recovery mode

 Jason had surgery two Thursdays ago, but it ended up being scheduled for late in the day so we spent the morning downtown looking at a rocking chair (which we really loved). 

I spent Friday home with him while he recuperated. Watching him hobble around made me reeeeeally dread my own hospital stay in under three months.

Saturday morning was cold and grim, but the afternoon ended up being nice. I made some cupcakes for our former ward’s luau. They were supposed to be pineapple-flavored, and the recipe I used did have pineapple in it but they ended up tasting like banana bread. Oh well.  

The party was fun and, per the old ward, very well planned. I was impressed. Plus the food was delish.

This week has been all about recovery. Jason was home from work Monday through Thursday on his own and he survived. Thursday was a pretty busy day at work for me, and then I had book club in the evening. This meant Jason was relegated to our bedroom with his wife-cancelling headphones. We discussed Notorious RBG, a pop biography of Ruth Bader Ginsburg. The discussion was great and the frozen lime soufflé (RBG’s fave) that I made the night before did not disappoint. Whew!

Little Frosty is 29 weeks gestated, and I continue to feel really great. I know I’ll be huge and uncomfortable soon enough, so I’m trying to just enjoy every day. I haven’t had any back or hip pain yet, I’m still sleeping well, and I’ve been able to continue running (not far and not fast, but still). I have absolutely nothing to complain about. 

Little Frosty is growing (well, clearly we both are), and moves around throughout the day. I’m so curious about what he looks like. Supposedly this week he is the size of a cauliflower, and weighs 2.5 pounds. It’s fun to be able to feel not just his kicks, but actually where his little body is. There was an evening last week where Jason said “Wait! Is he curled up right there?” and indeed he was, as evidenced by my lopsided stomach. 

in which mom frost comes to see us and we say good-bye to dave 

Jason’s mom came to see us and Dave last weekend, since the semester is over and Dave is heading back to Utah to graduate (but also hopefully back here one of these days? It is my dream that one of our siblings will live near us someday. I’m working hard on Adam right now).

She and Jason both flew in Thursday. Jason spent Thursday afternoon cleaning the apartment because he is the best husband ever. We picked his mom up from the airport around 9:30 p.m., and headed back to our place. She brought us some adorable clothes for Little Frosty (including his first two hoodies!!) and a beautiful Robert Frost children’s book, which considering Jason’s deep and abiding love for the poet was a perfect gift.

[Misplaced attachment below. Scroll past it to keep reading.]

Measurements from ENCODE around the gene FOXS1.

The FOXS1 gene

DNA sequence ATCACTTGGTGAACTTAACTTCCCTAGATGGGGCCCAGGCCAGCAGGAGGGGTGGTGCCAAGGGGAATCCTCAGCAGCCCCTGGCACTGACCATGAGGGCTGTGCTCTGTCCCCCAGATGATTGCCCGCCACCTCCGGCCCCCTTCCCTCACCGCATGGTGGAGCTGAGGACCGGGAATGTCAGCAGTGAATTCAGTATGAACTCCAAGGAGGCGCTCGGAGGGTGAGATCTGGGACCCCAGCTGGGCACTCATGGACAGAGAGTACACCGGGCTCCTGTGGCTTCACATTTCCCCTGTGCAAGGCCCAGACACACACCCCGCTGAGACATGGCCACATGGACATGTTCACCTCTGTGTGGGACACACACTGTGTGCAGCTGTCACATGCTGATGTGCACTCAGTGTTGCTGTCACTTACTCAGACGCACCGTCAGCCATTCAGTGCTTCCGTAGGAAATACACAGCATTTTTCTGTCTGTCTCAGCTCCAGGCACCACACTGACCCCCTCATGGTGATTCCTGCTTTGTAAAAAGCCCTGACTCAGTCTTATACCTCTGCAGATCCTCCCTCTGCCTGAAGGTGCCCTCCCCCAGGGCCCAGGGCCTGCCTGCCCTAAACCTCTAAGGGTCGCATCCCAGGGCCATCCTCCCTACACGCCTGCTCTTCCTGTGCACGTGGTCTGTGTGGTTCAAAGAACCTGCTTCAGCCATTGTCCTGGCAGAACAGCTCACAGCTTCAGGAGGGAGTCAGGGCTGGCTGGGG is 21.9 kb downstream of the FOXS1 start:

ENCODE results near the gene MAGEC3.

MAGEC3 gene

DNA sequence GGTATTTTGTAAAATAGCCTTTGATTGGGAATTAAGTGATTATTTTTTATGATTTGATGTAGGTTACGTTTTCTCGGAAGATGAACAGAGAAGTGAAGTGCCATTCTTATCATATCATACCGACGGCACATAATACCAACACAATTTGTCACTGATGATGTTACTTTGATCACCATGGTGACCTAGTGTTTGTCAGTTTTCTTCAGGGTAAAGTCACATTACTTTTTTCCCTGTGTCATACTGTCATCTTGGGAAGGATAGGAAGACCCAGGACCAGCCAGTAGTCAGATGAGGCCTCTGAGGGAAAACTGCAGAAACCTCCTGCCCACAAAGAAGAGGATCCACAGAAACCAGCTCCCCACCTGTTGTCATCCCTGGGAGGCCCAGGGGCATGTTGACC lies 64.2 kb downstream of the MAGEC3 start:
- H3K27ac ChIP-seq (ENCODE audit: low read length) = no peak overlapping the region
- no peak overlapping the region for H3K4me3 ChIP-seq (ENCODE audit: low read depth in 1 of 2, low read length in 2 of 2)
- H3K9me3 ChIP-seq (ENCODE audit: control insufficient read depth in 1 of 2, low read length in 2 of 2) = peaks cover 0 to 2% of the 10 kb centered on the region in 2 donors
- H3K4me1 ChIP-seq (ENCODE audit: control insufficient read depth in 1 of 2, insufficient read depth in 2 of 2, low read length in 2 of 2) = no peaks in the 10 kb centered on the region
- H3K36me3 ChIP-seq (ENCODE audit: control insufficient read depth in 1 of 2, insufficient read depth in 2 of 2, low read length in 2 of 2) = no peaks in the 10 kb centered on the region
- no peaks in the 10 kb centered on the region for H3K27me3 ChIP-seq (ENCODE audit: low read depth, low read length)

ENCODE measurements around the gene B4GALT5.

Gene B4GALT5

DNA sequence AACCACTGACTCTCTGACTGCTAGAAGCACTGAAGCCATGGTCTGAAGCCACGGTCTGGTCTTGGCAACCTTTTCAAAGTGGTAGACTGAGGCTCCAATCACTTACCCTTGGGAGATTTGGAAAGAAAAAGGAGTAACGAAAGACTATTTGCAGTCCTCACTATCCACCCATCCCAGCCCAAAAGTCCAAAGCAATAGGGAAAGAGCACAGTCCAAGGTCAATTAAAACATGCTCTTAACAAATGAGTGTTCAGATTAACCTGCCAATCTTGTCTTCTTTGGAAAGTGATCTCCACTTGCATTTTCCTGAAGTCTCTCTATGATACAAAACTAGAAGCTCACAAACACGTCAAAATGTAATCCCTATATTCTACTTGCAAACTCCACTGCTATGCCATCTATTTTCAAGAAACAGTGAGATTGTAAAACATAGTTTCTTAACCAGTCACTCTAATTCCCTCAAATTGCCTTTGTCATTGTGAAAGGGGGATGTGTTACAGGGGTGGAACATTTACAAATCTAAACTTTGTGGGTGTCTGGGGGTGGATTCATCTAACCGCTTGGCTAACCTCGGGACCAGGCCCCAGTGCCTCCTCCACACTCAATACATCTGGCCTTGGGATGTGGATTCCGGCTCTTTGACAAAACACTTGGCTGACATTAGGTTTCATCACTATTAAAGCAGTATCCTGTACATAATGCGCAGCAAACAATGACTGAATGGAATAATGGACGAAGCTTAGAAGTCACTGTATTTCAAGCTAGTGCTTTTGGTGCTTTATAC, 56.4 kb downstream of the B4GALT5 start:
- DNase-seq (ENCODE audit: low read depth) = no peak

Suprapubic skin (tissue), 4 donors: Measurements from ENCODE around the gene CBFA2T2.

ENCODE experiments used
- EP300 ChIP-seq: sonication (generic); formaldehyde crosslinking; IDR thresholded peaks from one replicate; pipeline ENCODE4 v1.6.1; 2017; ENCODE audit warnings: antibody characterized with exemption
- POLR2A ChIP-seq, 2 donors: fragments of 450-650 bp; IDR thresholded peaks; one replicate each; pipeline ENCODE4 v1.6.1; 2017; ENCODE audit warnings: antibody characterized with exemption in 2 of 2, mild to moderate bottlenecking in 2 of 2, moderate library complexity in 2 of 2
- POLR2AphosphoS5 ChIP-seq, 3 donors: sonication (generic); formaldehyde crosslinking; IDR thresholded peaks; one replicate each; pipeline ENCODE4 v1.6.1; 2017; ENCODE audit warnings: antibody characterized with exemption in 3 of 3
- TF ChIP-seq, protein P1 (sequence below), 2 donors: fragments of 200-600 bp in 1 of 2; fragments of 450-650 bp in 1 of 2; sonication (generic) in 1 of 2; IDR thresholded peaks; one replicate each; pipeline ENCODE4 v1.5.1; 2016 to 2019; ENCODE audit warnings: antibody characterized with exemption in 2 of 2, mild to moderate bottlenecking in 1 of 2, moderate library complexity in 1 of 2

The next day Jason and his mom went to his work for a tour and I just went to regular work. I left a little early so we could make our 5:45 p.m. reservation at Founding Farmers. (It was 5:45 p.m. or 8:45 p.m., and at 27 I am already too old for eating so late). We picked up Dave and Rachel from the metro and headed over. I love Founding Farmers, and Jason especially loves the fried chicken and Jefferson donut. Our dinner did not disappoint. Afterward we spent some time at the apartment chatting (but in the living room, not standing in the kitchen Pullan-style) before driving Dave back to the Barlow Center for the last time.

On Saturday we slept in (well, Jason and I did. We are lazy. Mom Frost got up early.) and Jason and I went for a quick two-mile run. I say quick, but it was a slow run because that is how I roll in trimester 3. We would learn on Sunday that a member of our stake presidency spotted us, so good thing we made it out! It was also a beautiful day, the likes of which we’ve not seen on a weekend this spring.

We decided to go to Annapolis for the afternoon, so we picked up Dave (and his belongings) and headed east. The parking options weren’t as plentiful as usual, which we would later learn was due to the yearly St. Johns-Navy croquet match, which is apparently a big deal. We finally found parking on the other side of the bridge (for free!). On our way to the waterfront we passed Boatyard Bar and Grill, where I ate at a work retreat last year and enjoyed very much, so we decided to stop for lunch. I accidentally told the hostess we had a party of five, forgetting that Rachel wasn’t with us anymore. Oops. Thankfully the table didn’t take long, though.

Lunch was awesome. I had a flounder BLT, which sounds weird especially considering my loathing of fish but it was so good.

Then we walked around Annapolis. Did you know the state house is the oldest in continuous use?

Then we got some ice cream, because that is what you do in Annapolis. Mine: strawberry. Jason’s: far superior raspberry (and I don’t even like raspberry. Maybe pregnancy really does do a number on your sense of taste?)

We walked back down to the water, then headed back to the car. I love an afternoon in Annapolis. 

When we got back home, Jason and Dave decided to play tennis, since during Dave’s semester-long stay in DC they were only able to play once. Colleen and I watched. We had pizza for supper, then got everyone packed up and ready for an early morning the next day.